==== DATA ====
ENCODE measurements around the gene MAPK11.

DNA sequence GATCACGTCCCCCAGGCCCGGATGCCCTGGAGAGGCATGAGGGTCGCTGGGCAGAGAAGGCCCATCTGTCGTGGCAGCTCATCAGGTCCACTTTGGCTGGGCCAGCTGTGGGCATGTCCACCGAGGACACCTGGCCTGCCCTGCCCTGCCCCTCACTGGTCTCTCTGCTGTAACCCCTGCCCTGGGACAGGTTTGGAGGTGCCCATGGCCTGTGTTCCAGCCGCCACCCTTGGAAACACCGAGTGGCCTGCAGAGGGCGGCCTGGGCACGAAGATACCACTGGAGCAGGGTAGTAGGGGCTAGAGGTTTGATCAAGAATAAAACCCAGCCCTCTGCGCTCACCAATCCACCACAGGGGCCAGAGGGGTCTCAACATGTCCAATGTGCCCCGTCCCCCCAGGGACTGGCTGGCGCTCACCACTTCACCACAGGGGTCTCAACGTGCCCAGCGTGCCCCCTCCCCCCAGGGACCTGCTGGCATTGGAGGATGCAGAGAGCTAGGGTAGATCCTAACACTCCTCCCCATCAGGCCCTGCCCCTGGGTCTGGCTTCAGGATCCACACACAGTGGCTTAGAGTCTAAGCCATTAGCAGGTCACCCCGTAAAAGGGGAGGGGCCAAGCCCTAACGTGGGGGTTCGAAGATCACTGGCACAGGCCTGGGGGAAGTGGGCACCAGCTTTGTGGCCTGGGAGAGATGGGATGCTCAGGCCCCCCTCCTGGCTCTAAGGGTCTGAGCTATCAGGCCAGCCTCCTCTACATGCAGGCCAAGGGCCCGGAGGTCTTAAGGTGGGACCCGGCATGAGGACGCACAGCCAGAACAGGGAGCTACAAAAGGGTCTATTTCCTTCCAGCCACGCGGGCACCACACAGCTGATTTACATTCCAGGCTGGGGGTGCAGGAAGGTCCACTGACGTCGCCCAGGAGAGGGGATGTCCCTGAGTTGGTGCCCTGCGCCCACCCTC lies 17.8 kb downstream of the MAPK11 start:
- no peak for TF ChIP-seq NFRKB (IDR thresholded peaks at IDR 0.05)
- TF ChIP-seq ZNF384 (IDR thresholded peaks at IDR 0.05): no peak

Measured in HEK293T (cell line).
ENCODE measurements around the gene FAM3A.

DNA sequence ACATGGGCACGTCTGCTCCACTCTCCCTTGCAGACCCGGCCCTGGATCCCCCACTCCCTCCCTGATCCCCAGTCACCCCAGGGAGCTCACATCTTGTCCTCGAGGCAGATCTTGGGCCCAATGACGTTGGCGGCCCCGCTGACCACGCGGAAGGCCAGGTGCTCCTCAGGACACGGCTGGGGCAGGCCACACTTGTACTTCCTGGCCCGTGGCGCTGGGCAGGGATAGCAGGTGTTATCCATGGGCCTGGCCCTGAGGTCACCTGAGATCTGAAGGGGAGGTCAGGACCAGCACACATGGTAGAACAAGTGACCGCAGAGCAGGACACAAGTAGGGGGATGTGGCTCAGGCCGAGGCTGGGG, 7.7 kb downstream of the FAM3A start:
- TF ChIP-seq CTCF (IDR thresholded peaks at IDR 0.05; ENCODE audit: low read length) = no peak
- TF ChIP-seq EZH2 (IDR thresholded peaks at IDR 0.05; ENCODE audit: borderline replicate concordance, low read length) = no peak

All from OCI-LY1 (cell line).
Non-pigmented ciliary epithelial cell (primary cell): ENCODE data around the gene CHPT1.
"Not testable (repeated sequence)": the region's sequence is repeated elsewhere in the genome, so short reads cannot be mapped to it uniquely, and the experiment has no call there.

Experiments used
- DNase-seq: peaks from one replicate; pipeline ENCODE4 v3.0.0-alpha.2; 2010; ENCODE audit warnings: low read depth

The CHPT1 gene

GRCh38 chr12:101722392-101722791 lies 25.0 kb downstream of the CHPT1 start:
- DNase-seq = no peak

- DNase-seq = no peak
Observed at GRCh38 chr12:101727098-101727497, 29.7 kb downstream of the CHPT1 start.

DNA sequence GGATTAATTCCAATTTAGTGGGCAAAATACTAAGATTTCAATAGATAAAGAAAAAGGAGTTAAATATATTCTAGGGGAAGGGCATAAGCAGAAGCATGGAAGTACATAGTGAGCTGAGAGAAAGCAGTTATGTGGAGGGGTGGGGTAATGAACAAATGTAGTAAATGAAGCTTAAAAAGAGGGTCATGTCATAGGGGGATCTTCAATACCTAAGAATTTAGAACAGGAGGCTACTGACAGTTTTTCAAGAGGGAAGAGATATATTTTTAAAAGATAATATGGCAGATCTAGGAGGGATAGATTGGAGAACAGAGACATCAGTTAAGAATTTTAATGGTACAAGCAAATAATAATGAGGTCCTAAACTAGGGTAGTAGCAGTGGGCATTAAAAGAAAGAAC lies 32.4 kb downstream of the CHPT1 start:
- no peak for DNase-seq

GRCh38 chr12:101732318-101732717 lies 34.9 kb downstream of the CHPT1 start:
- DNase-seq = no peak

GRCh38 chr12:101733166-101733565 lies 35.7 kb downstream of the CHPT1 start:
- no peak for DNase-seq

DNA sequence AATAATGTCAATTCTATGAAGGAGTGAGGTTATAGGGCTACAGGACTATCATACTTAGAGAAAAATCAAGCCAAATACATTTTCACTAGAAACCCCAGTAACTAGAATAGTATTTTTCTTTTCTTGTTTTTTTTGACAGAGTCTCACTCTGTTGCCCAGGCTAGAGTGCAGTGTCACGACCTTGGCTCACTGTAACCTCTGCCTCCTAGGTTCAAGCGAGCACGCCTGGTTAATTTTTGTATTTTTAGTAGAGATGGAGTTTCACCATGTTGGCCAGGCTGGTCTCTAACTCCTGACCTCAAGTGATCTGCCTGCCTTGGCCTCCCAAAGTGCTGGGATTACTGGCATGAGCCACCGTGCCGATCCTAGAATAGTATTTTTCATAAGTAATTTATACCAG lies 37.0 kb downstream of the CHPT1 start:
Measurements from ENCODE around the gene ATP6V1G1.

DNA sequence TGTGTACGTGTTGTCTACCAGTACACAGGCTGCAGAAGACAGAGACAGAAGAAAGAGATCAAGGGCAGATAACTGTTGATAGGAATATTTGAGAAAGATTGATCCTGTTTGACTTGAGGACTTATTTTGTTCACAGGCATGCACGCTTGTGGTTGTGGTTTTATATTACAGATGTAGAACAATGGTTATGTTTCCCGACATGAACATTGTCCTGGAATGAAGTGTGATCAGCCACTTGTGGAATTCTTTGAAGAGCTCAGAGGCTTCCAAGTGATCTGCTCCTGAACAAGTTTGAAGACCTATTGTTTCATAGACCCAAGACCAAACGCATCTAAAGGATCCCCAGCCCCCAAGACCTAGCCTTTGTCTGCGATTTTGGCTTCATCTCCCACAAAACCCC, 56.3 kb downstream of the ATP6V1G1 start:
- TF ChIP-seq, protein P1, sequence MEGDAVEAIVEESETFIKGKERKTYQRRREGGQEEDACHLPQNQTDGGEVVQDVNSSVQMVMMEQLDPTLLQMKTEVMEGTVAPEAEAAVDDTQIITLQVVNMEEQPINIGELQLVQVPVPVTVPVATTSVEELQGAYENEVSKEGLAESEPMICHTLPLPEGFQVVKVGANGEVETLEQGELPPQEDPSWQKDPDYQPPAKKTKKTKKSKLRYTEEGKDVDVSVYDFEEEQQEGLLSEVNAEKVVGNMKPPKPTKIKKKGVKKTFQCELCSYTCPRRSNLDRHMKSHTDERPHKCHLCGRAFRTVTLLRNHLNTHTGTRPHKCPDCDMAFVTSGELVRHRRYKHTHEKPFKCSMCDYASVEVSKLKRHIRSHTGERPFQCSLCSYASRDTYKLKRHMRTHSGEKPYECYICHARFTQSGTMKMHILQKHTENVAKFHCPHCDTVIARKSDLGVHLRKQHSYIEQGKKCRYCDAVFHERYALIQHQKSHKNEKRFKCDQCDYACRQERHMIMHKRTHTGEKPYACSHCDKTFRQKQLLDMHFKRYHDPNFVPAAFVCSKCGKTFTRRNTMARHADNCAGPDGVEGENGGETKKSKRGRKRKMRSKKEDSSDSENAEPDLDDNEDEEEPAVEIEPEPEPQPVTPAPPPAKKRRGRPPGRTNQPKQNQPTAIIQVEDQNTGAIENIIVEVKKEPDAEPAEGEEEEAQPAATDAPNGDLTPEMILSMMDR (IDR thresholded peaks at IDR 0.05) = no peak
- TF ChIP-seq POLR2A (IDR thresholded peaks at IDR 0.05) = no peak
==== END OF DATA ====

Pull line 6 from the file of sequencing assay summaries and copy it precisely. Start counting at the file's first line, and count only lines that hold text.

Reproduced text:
ENCODE measurements around the gene FAM3A.